Tag: Safety

Boat Safety Tips

Keep the fun on the water coming — whether it’s a fishing boat, a canoe, or a personal watercraft that “floats your boat.”

Operator inexperience, inattention, recklessness, and speeding are the four leading causes of tragic watercraft crashes and the leading cause of death is drowning.

Crash statistics indicate boaters who wear life jackets and take boater safety courses are most likely to stay safe on Wisconsin waters.

Follow these basic safety tips and enjoy Wisconsin’s great lakes and rivers with family and friends.

Leave alcohol onshore.

  • Never use drugs or alcohol before or during boat operation. Alcohol’s effects are greatly exaggerated by exposure to sun, glare, wind, noise, and vibration.

Use and maintain the right safety equipment.

  • Have a U.S. Coast Guard-approved life jacket for each person onboard and one approved throwable device for any boat 16 feet and longer. The DNR recommends that everyone wear their lifejackets while on the water.
  • Have a fire extinguisher.
  • Have operable boat lights – Always test boat lights before the boat leaves the dock and carry extra batteries.  Emergency supplies – Keep on board in a floating pouch: cell phone, maps, flares, and 1st aid kit.
  • Learn about some key equipment to keep you safe:

Paddle Board Safety Tips.

  • Wear a lifejacket! – More than 90% of boat fatalities related to drowning involve victims not wearing life jackets, you need one for your safety. You also need one because Wisconsin law, as well as U.S. Coast Guard law, treats paddleboards the same as kayaks and canoes. This means there must be a personal flotation device for each person on board. However, the best way to obey this law and to ensure your safety is to just wear the life jacket.
  • Carry a whistle
  • Be a competent swimmer
  • Know how to self-rescue
  • Know how to tow another board
  • Know the local regulations and navigation rules
  • Understand the elements and hazards – winds, tidal ranges, current, terrain
  • Know when to wear a leash
  • Be defensive – don’t go where you aren’t supposed to be and avoid other swimmers, boaters, paddleboards
  • Use proper blade angle to be the most efficient paddle boarder
  • And, take a safety course

Be weather wise.

  • Regardless of the season, keep a close eye on the weather and bring a radio. Sudden wind shifts, lightning flashes and choppy water all can mean a storm is brewing. If bad weather is approaching, get off the water early to avoid a long waiting line in inclement weather.

Take these steps before getting underway.

  • Tell someone where you are going and when you will return.
  • Open all hatches and run the blower after you refuel and before getting underway. Sniff for fumes before starting the engine and if you smell fumes, do not start the engine.
  • Check the boat landing for any local regulations that apply. If boating on the Great Lakes or Mississippi River, review the federal regulations for additional requirements.

Loading and unloading your boat.

  • Overloading a boat with gear or passengers will make the boat unstable and increase the risk of capsizing or swamping. Abide by the boats capacity plate which located near the boat operators position.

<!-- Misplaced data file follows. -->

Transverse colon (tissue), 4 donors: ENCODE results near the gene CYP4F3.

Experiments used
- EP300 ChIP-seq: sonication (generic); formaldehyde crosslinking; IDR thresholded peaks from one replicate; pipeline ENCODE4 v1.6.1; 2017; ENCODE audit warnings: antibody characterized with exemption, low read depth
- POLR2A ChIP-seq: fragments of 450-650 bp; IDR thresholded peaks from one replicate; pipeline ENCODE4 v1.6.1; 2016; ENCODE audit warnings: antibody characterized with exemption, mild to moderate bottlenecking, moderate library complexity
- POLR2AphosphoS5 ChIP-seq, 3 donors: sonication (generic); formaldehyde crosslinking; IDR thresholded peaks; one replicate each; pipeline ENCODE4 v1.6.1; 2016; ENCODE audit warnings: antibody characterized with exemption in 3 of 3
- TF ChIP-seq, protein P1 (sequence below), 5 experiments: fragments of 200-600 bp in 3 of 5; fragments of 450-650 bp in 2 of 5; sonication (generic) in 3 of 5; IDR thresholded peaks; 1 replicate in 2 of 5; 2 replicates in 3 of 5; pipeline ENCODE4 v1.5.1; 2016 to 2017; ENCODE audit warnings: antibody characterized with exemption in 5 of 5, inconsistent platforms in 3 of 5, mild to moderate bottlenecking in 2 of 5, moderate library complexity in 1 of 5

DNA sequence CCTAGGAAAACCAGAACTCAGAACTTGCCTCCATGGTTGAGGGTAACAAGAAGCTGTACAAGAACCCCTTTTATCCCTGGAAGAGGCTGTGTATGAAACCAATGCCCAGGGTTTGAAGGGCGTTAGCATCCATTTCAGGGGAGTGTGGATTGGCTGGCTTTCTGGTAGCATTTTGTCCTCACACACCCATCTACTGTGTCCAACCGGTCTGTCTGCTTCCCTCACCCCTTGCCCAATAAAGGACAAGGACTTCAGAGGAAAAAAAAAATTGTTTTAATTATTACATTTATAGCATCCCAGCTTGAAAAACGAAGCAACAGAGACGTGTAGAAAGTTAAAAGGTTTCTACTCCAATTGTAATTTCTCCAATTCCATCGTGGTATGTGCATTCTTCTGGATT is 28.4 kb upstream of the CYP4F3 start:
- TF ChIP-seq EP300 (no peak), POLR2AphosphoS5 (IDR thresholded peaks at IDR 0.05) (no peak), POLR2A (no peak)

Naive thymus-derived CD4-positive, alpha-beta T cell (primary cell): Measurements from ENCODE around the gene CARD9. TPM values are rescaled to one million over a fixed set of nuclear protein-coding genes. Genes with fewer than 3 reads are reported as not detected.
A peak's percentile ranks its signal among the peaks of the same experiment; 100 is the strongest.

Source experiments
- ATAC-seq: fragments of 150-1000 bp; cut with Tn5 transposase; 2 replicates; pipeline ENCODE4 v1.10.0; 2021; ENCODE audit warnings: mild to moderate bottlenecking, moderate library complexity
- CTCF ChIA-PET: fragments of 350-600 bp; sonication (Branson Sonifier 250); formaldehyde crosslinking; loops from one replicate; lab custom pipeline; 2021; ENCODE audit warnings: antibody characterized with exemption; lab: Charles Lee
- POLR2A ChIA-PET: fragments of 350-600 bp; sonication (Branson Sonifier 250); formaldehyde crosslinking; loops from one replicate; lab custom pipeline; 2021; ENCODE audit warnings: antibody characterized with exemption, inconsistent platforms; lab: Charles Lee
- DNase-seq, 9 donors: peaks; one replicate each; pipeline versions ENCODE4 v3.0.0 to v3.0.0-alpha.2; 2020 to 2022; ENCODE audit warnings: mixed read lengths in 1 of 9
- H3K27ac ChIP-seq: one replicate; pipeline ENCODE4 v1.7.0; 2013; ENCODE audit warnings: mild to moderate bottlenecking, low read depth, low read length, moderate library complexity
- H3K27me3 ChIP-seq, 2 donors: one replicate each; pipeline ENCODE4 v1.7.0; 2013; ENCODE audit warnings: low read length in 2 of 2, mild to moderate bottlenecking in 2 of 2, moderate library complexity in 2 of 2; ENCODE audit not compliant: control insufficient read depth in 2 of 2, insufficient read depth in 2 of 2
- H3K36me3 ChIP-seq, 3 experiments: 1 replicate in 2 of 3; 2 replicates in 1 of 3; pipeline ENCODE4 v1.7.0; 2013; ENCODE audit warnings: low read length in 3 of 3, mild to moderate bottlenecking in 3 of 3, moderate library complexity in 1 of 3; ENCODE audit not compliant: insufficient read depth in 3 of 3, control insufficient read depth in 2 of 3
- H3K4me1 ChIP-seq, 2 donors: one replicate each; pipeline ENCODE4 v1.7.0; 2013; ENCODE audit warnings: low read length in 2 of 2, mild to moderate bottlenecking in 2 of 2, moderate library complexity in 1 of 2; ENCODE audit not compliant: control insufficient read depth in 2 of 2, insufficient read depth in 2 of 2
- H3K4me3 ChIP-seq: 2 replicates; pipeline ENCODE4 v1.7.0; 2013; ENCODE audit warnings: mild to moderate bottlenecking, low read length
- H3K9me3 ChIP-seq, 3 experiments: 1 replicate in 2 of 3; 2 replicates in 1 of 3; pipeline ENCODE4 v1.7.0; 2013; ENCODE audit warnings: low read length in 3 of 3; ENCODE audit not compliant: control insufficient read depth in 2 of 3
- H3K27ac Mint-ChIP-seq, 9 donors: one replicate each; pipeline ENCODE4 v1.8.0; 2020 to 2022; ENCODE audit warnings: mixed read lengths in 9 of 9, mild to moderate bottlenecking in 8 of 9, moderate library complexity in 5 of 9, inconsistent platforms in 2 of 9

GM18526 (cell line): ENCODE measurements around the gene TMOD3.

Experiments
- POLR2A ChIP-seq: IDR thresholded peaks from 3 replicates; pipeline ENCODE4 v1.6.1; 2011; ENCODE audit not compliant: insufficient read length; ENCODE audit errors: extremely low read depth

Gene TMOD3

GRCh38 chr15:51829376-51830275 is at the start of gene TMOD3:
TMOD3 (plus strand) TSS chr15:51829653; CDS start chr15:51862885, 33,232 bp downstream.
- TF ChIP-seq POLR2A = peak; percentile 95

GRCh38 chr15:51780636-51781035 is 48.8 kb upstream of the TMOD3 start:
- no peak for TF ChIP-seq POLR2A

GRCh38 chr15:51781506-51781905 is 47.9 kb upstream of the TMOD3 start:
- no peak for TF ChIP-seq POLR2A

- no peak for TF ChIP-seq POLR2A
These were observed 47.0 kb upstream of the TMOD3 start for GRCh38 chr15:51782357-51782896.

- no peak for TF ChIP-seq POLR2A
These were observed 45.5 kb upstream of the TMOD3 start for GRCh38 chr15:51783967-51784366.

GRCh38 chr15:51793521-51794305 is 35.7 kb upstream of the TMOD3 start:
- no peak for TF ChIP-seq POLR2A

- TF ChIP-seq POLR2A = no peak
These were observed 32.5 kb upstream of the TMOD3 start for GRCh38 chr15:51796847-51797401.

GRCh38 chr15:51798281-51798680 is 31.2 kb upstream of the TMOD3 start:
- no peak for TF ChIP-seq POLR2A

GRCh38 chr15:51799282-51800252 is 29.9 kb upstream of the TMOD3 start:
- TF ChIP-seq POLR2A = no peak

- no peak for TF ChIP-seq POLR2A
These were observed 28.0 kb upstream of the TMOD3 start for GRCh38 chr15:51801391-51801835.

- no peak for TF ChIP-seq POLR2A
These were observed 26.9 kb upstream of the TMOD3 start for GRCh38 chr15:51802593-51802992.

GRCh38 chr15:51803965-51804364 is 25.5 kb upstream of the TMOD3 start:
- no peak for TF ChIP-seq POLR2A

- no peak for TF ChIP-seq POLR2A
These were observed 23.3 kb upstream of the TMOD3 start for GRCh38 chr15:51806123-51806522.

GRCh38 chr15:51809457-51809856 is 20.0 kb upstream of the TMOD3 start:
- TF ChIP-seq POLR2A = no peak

• See why it’s important not to overload your boat:

Follow navigation and other rules on the water.

  • Never allow passengers to ride on gunwales or seatbacks or outside of protective railings, including the front of a pontoon boat. A sudden turn, stop or start could cause a fall overboard.
  • After leaving the boat launch, maintain slow-no-wake speed for a safe and legal distance from the launch.
  • Follow boat traffic rules.

Take special cold water precautions in spring.

Cold water temperatures reduce your margin for error on the water: if you fall in or your boat capsizes, you may have as little as two minutes before losing your ability to move your muscles and get back in the boat or seek help.

For more information on boat safety tips visit the Wisconsin DNR website at http://dnr.wi.gov/

Tips on How to Avoid the Distractions while Driving

Do you want to minimize your distractions while you or teens are driving?  Here are some tips to consider:

  1. Storing loose gear and possessions that could roll around in the car, so you don’t feel tempted to reach for them on the floor or far seat.
  2. Make adjustments before you start your trip. Address vehicle systems like your GPS, seats, mirrors, sounds systems before you hit the road.
  3. Finish dressing and personal grooming at home, before you get on the road.
  4. Snack smart. If possible, eat meals and snacks before or after your trip.
  5. Secure children and pets before getting underway. If they need your full attention, pull of the road safely to care for them.
  6. Put aside your electronic distractions. Don’t use cell phones while driving – handheld or hands free – except in absolute emergencies. See how your cell phone usage can severely distract your attention to the road.
  7. If you have passengers, enlist their help so you can focus safely on driving.
  8. If another activity demands your attention, instead of trying to attempt it while driving, pull off the road and stop your vehicle in a safe place. To avoid temptation, power down or stow your devices before heading out.

Overall, as a general rule, if you cannot devote your full attention to driving because of some activity, it’s a distraction.  Take care of it before or after your trip, not while behind the wheel.  Go to AAA for more information.